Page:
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Upper Mississippi Brigade articles; photo is UMB at Ft. Osage

Thomas Hamilton, First Infantry

by Thomas G. ShawDavid M. Grabitske

Much of what is known of Thomas Hamilton is revealed in his military service record. He was born in New York state in 1782. Joining the army as a private in the First Infantry on June 2, 1802, he served in the ranks, some of the time as a sergeant, until he was commissioned an ensign, March 6, 1806.1 He was promoted second lieutenant June 1, 1807, and first lieutenant on December 15, 1808. Since the First was headquartered at Fort Bellefontaine, north of Saint Louis, on the junction of the Mississippi and Missouri, it is likely that he served such western posts as Massac, Clark and perhaps even Bellefontaine.

Hamilton served at Fort Dearborn by 1810 when he became involved in the dispute over the sutler's post. He and his father-in-law, Major John Whistler,2 supported post surgeon Dr. Cooper who already possessed the monopoly, against the would-be sutler, John Kinzie. The situation escalated when Hamilton challenged Kinzie to a duel, and Whistler wrote letters to War Department. The result was Hamilton was charged with conduct unbecoming an officer and then sent to Fort Madison. Whistler was sent to the Detroit garrison and Kinzie was left at Dearborn.

Thomas Hamilton was in command of Fort Madison at the outbreak of the War of 1812. The woes of Fort Madison were much the same as other frontier posts during the war. Madison was intermittently supplied from Saint Louis, and the army failed to provide adequate reinforcements. Thus, facing the overwhelming numbers of Sac and Fox warriors under Black Hawk who invested the fort during 1812-1813, Hamilton burned Fort Madison in the autumn of 1813. There is some debate as to the exact date.

The following spring, Hamilton, promoted Captain on February 21, 1814, and the First were assigned to Eleazar Wheelock Ripley's Second Brigade in the Left Division for duty on the Niagara. Unfortunately, Hamilton missed an opportunity for distinction at Lundy's Lane as his company was still in New York on the night of July 25. By the 28th, his company rejoined its regiment at a piquet above Fort Erie. Hamilton again missed distinction during the October 20th sortie due to illness. However, Hamilton and his company may have participated at Conjocta Creek on August 3.3 The First Infantry was moved to Sackett's Harbor late in November and combined with the remnants of Major George Brooke's Twenty-First Regiment during the winter.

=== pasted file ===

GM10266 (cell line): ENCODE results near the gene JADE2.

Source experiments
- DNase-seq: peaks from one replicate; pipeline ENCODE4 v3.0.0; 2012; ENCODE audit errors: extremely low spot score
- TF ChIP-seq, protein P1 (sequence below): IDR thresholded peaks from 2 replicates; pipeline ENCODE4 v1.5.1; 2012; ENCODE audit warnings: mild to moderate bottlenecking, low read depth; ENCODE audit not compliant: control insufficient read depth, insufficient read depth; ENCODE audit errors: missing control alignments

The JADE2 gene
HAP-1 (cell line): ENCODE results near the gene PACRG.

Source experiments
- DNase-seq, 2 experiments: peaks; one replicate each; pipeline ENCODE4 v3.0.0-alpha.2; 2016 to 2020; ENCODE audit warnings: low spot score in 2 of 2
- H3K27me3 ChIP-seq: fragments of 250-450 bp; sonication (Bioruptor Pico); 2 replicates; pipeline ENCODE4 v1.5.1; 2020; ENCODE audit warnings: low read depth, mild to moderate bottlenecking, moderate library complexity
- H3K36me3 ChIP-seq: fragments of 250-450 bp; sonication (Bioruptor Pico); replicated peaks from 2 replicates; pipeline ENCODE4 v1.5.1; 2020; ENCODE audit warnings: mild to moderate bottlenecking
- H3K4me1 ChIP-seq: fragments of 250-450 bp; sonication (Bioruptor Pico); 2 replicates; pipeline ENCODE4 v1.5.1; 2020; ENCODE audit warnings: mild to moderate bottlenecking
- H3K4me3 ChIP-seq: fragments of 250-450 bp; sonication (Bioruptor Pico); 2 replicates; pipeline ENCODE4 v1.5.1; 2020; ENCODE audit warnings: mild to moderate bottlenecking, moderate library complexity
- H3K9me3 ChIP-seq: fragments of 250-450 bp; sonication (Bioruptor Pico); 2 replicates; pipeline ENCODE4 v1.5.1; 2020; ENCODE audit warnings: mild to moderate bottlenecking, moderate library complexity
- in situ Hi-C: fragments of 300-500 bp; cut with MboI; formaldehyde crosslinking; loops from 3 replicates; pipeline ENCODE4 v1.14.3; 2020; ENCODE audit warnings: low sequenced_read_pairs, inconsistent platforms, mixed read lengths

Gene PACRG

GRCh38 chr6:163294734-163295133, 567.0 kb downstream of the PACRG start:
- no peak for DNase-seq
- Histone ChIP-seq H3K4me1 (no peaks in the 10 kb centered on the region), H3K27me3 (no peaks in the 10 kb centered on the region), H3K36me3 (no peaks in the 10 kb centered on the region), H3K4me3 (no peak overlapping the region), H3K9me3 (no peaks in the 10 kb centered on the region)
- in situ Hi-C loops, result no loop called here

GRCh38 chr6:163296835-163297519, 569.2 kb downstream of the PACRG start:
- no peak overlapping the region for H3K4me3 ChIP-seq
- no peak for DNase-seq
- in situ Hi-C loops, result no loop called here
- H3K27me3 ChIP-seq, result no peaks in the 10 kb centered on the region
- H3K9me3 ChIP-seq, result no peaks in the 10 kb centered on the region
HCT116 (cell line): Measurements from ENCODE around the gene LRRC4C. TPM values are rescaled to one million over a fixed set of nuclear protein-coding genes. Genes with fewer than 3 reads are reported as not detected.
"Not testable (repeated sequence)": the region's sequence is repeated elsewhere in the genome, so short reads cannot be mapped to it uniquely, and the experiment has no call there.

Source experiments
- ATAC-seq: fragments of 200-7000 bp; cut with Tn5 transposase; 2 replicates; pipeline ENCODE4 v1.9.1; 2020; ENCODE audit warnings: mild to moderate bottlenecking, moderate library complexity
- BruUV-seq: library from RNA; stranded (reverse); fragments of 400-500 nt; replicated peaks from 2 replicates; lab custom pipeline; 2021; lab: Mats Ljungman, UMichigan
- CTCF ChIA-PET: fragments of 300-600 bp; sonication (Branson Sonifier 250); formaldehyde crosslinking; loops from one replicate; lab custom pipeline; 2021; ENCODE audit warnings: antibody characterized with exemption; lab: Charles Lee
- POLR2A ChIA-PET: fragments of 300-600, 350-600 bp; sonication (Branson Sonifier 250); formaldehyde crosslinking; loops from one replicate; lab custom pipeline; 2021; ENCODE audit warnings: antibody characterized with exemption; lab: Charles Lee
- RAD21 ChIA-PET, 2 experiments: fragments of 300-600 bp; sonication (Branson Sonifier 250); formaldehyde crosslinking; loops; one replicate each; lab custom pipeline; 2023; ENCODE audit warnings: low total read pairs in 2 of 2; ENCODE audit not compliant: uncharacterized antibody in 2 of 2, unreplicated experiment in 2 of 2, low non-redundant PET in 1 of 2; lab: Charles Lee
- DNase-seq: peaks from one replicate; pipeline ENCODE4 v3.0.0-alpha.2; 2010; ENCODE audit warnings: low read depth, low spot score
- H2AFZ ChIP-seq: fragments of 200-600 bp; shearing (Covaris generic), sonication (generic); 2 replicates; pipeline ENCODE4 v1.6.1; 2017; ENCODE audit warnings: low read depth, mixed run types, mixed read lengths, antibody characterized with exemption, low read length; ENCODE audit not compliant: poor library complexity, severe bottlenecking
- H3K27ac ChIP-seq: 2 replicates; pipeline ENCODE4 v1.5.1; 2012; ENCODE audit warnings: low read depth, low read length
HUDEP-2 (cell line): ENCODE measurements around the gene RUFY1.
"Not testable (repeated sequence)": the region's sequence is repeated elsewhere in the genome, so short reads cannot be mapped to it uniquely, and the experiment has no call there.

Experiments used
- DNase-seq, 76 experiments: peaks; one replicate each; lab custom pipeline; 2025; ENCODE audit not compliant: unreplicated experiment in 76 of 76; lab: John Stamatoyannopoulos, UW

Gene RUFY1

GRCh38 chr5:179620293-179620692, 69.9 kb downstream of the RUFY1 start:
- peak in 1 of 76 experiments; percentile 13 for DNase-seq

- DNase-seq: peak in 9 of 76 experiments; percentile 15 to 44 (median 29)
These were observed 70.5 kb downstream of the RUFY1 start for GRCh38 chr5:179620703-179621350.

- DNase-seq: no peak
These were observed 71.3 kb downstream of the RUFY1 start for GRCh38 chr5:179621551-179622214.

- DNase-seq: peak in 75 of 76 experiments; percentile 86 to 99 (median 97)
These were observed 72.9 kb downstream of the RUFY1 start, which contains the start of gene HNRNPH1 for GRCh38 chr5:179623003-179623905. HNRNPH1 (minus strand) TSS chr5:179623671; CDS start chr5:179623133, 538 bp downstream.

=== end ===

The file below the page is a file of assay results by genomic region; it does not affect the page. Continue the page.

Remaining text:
With the announcement of peace, the army's reorganization relieved Hamilton from duty as of June 1815. However, Captain Hamilton was recommissioned May 17, 1816, in the Sixth Infantry. During the intervening eleven months, the Hamiltons may have lived either in Saint Louis or in Ohio. It is possible that Hamilton acquired his drinking habit during this time, a time of a post war down turn in the economy of both the nation and his family. In the summer of 1819, the Sixth and Rifle Regiments began Henry Atkinson's Yellowstone Expedition, but halted at Council Bluffs on the Missouri at the onset of winter. The government subsequently stripped the expedition's funding, resulting in the construction of Fort Atkinson near present day Omaha, Nebraska.

The Hamiltons remained at Atkinson until 1823 when the captain was transferred to the Fifth Infantry, which was constructing Fort Saint Anthony on the Saint Peter's River. Upon arrival, shortly before navigation ceased on the Mississippi, Hamilton was given command of Company B, the Light Company. Evidently his transfer was a last effort to reform his alcoholic tendencies, according to a letter in Colonel Josiah Snelling's diary. Snelling indicated some affinity for Hamilton, perhaps a result of their common experience in the Left Division.4